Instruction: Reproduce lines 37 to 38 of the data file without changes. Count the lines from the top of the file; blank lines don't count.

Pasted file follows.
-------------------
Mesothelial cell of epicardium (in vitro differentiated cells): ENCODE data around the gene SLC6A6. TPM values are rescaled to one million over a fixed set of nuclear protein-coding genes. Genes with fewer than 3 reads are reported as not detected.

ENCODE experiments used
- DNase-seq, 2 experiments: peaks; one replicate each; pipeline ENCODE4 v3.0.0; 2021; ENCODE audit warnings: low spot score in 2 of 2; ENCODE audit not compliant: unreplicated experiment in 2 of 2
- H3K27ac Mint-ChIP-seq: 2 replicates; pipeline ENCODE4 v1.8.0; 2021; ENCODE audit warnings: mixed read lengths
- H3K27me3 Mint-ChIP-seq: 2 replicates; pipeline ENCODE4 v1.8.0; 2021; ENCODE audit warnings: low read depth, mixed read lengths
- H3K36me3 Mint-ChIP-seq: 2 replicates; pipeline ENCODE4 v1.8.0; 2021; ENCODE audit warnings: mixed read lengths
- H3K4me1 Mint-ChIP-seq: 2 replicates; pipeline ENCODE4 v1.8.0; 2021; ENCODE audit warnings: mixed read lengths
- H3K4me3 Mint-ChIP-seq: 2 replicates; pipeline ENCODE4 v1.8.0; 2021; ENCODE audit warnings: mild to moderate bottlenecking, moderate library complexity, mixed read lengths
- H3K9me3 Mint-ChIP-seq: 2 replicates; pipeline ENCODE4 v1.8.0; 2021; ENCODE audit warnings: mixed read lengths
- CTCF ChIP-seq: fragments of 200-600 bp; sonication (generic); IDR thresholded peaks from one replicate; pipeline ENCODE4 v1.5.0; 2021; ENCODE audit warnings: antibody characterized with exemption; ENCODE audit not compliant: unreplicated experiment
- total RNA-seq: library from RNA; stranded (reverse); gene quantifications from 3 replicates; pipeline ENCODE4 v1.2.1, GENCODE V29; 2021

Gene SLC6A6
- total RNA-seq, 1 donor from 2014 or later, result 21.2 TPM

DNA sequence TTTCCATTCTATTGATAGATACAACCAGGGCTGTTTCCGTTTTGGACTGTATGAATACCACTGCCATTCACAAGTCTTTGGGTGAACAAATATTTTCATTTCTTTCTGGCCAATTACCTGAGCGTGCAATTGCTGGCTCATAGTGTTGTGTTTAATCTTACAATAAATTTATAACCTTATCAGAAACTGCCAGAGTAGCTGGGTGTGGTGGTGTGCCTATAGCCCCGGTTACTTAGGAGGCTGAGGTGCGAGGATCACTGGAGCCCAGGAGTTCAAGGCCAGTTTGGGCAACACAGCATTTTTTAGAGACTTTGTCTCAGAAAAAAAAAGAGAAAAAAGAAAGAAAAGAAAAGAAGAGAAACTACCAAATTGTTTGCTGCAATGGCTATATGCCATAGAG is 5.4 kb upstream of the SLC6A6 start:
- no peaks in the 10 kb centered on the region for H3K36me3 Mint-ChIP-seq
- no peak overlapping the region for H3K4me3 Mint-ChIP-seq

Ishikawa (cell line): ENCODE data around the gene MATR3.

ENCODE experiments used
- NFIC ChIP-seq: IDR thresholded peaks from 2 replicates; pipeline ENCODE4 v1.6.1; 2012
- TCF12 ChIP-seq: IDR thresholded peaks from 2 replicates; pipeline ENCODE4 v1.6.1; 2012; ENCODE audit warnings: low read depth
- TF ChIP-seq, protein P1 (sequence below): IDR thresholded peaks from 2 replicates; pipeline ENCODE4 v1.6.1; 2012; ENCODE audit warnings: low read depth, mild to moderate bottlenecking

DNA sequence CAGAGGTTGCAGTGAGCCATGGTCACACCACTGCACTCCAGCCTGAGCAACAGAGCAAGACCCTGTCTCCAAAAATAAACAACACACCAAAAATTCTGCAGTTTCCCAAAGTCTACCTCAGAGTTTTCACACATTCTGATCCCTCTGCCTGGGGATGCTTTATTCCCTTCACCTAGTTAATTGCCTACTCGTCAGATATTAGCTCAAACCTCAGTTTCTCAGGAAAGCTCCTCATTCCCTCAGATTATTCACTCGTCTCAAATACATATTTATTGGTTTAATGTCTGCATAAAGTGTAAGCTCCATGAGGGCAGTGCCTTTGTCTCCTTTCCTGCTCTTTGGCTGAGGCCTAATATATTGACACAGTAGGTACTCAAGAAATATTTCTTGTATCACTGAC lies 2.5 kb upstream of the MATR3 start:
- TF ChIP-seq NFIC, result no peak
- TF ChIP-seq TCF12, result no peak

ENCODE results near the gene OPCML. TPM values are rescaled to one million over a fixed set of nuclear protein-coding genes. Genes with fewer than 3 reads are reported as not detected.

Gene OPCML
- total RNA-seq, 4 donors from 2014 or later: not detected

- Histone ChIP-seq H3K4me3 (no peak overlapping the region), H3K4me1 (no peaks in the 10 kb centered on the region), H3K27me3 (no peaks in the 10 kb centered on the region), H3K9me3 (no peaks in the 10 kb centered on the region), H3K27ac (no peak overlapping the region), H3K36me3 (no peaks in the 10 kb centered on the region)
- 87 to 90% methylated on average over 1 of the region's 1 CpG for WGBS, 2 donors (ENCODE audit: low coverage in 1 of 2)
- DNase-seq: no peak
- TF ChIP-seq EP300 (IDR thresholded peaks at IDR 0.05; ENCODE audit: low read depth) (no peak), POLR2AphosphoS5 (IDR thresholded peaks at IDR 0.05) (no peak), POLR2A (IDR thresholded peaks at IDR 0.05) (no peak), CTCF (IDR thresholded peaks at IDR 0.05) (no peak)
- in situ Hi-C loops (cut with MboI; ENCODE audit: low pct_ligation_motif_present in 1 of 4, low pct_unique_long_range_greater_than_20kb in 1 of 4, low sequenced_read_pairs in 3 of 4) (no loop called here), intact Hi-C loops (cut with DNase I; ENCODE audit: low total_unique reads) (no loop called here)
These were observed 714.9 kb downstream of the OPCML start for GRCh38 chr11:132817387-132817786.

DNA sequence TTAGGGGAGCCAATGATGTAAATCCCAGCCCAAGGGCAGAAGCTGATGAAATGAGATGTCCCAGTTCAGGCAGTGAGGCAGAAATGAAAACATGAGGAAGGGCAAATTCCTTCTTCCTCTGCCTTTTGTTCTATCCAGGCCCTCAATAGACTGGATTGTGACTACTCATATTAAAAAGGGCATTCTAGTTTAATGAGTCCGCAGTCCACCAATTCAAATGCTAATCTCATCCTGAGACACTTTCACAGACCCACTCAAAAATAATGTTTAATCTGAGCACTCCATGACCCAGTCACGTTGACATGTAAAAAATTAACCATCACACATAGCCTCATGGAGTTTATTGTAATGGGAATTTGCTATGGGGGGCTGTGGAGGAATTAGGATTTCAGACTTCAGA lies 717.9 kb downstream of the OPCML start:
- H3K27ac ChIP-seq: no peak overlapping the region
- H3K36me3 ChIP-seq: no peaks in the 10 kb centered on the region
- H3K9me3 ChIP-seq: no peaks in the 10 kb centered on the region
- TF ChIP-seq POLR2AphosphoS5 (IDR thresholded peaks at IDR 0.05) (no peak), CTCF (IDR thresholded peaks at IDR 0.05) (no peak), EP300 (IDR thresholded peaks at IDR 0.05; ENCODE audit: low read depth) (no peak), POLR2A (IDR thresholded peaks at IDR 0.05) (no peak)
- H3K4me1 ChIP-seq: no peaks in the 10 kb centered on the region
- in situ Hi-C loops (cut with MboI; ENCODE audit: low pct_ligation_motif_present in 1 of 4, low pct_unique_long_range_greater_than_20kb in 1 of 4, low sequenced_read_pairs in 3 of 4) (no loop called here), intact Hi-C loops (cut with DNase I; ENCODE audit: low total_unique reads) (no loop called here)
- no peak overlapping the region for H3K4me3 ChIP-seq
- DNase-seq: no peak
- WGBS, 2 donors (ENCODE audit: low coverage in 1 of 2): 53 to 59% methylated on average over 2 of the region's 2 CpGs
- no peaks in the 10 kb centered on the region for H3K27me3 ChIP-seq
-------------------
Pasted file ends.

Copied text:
- H3K9me3 ChIP-seq: no peaks in the 10 kb centered on the region
- TF ChIP-seq POLR2AphosphoS5 (IDR thresholded peaks at IDR 0.05) (no peak), CTCF (IDR thresholded peaks at IDR 0.05) (no peak), EP300 (IDR thresholded peaks at IDR 0.05; ENCODE audit: low read depth) (no peak), POLR2A (IDR thresholded peaks at IDR 0.05) (no peak)